For years, many of us, have believed that migraines were caused by inflammation of the blood vessels of the brain. But now many doctors are beginning to rethink that theory and they have come to the conclusion that our nerves are the cause of a lot of this pain.
First, you need to know what a migraine is. It is not an ordinary headache. Migraines are more painful and are usually accompanied with one or more of these symptoms: nausea, sensitivity to light, or sensitivity to sound. The pain of a migraine may be in various places in your head and the pain can even shift. You can feel this pain in your temple region, your forehead, the back of your neck at the base of your head, or even at the top of your head. And unlike regular headaches migraines occur more often, at their peak from a couple times a week to a couple times a month, depending on the severity.
This new thinking isn’t actually new. Many doctors have been thinking that the pain from migraines has been due to the nerves and not the blood vessels for over ten years. Other doctors, are just now realizing this.
If the nerves are the base of our pain where does our blood vessels play in all of this? They are actually innocent bystanders.
The pain from a migraine actually starts in the brain. The brain is where the nerves live. How does a migraine start? Many things can cause a migraine. Even being hit in the head can cause it. You can get hit, the nerves instantly react. The nerves releases neuropeptides. This causes the blood vessels to dilate. But the key is that the pain and the nerves are the reason why the blood vessels dilate. The blood vessels did not do this by themselves.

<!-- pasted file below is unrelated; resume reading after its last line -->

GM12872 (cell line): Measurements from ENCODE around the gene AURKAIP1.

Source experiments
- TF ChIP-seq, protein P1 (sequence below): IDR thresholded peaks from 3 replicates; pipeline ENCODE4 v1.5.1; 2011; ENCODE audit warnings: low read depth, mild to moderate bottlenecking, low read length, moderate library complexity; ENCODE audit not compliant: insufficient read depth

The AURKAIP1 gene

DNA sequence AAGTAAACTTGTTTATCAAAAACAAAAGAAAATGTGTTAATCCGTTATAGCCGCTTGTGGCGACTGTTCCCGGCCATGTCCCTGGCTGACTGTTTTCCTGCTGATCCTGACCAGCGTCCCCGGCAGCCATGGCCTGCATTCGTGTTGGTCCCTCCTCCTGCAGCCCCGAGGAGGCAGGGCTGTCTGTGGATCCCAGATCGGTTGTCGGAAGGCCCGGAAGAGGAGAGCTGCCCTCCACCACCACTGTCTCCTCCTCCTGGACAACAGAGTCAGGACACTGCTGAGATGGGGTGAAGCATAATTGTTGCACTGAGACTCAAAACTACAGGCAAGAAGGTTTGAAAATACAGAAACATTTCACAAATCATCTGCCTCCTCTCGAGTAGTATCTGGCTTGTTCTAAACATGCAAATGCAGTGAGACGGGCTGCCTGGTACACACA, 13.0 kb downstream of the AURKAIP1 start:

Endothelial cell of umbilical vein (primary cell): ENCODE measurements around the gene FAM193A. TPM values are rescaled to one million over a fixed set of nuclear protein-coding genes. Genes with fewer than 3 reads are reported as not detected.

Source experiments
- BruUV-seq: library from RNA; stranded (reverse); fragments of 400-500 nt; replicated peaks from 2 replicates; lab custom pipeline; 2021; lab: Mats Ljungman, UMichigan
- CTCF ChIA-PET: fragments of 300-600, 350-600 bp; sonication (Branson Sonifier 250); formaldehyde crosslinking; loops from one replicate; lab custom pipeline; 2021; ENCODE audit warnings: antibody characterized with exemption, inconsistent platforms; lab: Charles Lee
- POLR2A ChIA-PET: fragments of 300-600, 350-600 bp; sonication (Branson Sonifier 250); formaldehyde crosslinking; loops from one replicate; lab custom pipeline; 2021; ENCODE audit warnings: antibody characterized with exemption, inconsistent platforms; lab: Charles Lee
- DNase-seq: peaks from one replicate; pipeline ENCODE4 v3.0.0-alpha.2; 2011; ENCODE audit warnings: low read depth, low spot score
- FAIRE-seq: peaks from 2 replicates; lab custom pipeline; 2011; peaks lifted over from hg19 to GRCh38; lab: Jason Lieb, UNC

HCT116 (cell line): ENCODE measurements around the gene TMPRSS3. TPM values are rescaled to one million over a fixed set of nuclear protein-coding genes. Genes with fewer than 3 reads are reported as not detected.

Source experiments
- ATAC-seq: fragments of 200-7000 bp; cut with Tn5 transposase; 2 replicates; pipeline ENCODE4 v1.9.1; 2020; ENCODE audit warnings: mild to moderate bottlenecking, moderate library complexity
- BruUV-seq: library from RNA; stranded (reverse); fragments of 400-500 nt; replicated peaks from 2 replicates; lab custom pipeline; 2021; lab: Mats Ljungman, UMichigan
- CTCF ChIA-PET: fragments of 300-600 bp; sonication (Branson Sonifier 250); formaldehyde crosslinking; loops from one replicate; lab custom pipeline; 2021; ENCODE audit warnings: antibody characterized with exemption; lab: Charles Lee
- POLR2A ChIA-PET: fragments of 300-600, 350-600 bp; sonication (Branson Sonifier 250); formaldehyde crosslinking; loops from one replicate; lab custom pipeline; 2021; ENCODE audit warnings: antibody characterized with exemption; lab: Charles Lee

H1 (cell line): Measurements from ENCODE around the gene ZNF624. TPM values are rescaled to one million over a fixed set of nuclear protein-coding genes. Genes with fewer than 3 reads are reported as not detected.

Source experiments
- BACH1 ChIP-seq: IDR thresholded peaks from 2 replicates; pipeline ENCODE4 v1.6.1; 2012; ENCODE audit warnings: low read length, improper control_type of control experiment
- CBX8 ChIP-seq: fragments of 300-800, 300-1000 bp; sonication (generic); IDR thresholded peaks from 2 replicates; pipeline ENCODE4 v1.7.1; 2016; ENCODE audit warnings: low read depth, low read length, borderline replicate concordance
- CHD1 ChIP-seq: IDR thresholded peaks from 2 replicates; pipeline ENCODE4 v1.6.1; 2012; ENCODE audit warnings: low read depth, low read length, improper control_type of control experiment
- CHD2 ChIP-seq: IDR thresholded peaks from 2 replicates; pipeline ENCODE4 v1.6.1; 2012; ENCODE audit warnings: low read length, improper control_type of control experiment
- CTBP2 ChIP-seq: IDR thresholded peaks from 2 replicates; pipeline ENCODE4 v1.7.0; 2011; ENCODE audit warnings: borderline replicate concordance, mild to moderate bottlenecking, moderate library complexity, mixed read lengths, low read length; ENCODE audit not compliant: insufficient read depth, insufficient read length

Okay, now are you wondering if other migraine triggers act in the same manner. Most do act this way. For instance, stress can cause migraines. Stress can also cause our nerves to react. Their reaction releases the neurpoeptides, once more. Sometimes, allergy can irritate one’s nerves. Again, the nerves releases neuropeptides. Caffeine withdrawal can even be related to the nerves. How? Doctors use to believe that caffeine caused the blood vessels to dilate and this was why too much caffeine was bad for headache sufferers and why people got headaches if they were going through caffeine withdrawal. But that isn’t the full story. Caffeine blocks receptors for a neurotransmitter called adenosine. Adenosine is a pain reliever. When these receptors are blocked adenosine is able to act stronger and have a more powerful pain relieving effect. Then when caffeine is taken away, the receptors are not blocked. The body makes less adenosine and what is made is not as strong. The nerve circuits are now being used more and pain begins to occur, sometimes powerful pain.
So what are you supposed to do? No, running out to your local pharmacy doesn’t always help. Some of the pills that contain caffeine may help, if you are in caffeine withdrawal. What doctors are finding that is working for many patients are drugs that were actually first created for epileptic patients, such as Topiramate (Topamax). These types of drugs seem to have a calming effect of the nerves. With time and regular use, they seem to be helping many patients have less migraines.
What else can you do to help your migraines? Many doctors think that many alternative therapies do work. Taking such supplements as Riboflavin (Vitamin B2) and Coenzyme Q10 seem to help migraine sufferers, especially if they take 400milligrams of Riboflavin or 300 milligrams of Coenzyme Q10 daily. Doctors also advises you to do all that you can to avoid stress. Stress can definitely irritate our nerves.
Some great techniques for handling stress are: exercise, massage, meditation, acupressure and yoga.
If you have ever suffered from a migraine, you know how painful it is. If you haven’t talked to your doctor about whether or not any of the epileptic drugs on the market could help you, maybe you should think about talking it over with him/her soon.